We’re officially less than a week away from the Season 1 finale of Marvel Studios‘ Loki, and viewers are absolutely bracing themselves for an epic conclusion. There has already been no shortage of theories surrounding which Marvel heroes and villains could appear in the finale — and where the stories of Loki (Tom Hiddleston), Sylvie (Sophia di Martino), and the series’ other characters could go next. While we’ll have to wait until next Wednesday to see the episode in all of its glory, comments from Loki composer Natalie Holt make it sound like fans are in for a wild ride. While speaking with ComicBook.com about her work on the series’ score, Holt teased that her most boundary-pushing music occurs in the season finale, and that it includes some pretty ambitious elements.
“I have to say, I think the most I was able to push it was in episode six,” Holt explained. “I can’t really say more than that, but episode six feels… I scored the end of episode six first, so I knew where I was going, and everything felt like it was seeding that whole kind of thing. I definitely was like, ‘This is so cool that I can do this, and I’m being allowed to do this.'”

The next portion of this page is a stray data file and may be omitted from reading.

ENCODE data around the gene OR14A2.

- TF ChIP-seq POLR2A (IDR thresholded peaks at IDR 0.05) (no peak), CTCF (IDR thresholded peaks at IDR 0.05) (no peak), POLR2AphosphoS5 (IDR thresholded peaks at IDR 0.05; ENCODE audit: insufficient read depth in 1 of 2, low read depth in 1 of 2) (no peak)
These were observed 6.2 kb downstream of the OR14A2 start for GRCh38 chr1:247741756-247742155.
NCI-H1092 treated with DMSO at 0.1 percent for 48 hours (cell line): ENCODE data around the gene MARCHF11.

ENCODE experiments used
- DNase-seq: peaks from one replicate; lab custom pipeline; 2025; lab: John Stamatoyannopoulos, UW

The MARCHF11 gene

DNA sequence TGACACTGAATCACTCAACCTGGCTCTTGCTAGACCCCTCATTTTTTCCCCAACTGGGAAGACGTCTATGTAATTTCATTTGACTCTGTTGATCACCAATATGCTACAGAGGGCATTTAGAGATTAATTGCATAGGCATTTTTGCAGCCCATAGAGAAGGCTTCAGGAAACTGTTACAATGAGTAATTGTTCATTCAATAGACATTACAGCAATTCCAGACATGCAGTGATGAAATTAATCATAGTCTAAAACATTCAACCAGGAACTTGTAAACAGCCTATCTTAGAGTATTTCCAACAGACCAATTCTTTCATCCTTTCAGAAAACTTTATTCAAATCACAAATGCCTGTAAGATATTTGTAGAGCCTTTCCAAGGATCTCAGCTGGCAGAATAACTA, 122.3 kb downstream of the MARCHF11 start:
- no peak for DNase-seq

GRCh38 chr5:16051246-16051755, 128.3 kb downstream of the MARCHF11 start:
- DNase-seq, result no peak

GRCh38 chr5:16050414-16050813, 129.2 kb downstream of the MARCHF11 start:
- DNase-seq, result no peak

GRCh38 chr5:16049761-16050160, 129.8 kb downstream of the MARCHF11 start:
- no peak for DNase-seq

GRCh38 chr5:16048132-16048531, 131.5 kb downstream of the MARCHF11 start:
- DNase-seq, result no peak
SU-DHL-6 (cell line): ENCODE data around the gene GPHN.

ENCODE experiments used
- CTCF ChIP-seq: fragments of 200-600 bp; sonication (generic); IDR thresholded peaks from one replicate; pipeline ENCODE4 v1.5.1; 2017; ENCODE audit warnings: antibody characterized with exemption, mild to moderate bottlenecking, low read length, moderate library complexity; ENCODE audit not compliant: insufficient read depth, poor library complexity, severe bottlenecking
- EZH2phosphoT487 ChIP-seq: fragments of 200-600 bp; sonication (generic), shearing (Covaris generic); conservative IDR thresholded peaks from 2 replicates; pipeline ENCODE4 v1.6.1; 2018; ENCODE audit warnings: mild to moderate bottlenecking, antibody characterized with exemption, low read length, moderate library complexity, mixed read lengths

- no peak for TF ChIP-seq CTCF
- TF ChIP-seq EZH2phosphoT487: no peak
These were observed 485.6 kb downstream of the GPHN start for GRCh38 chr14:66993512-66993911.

“And all the things I was asking for, like a huge brass section and a big choir,” Holt continued. “We weren’t talking about that at the beginning, but it just kind of grew and grew. And the forces that I was using were becoming bigger and bigger and they were just like, ‘We’ll support you. If this is what you need to do what you want to do, then we’ll give it to you.’ And I thought that was amazing, to just have the support and the resources. It’s been an amazing process and I’ve just been supported in my vision the whole time. It’s like a dream, to be honest.”
Holt — whose previous work includes Paddington and Knightfall — also spoke about her love for the Marvel Cinematic Universe, and for the “total freedom” they provided her when bringing her score to life.
“Thor was one of my favorite ends of the spectrum, so it’s so cool to be involved with that side of this story,” Holt revealed. “I felt like maybe there was a slight kind of formula, or there was a certain in-house way, of like ‘This is the Marvel way of doing things.’ And then when I got the job and started working for them, I realized that they’re totally up for just totally smashing that. They were just like, ‘Don’t be bound by anything we’ve done before. We want this to be totally different, and you can kind of do whatever you like.’ It’s just amazing. It was just total freedom and creative support. It was really cool.”
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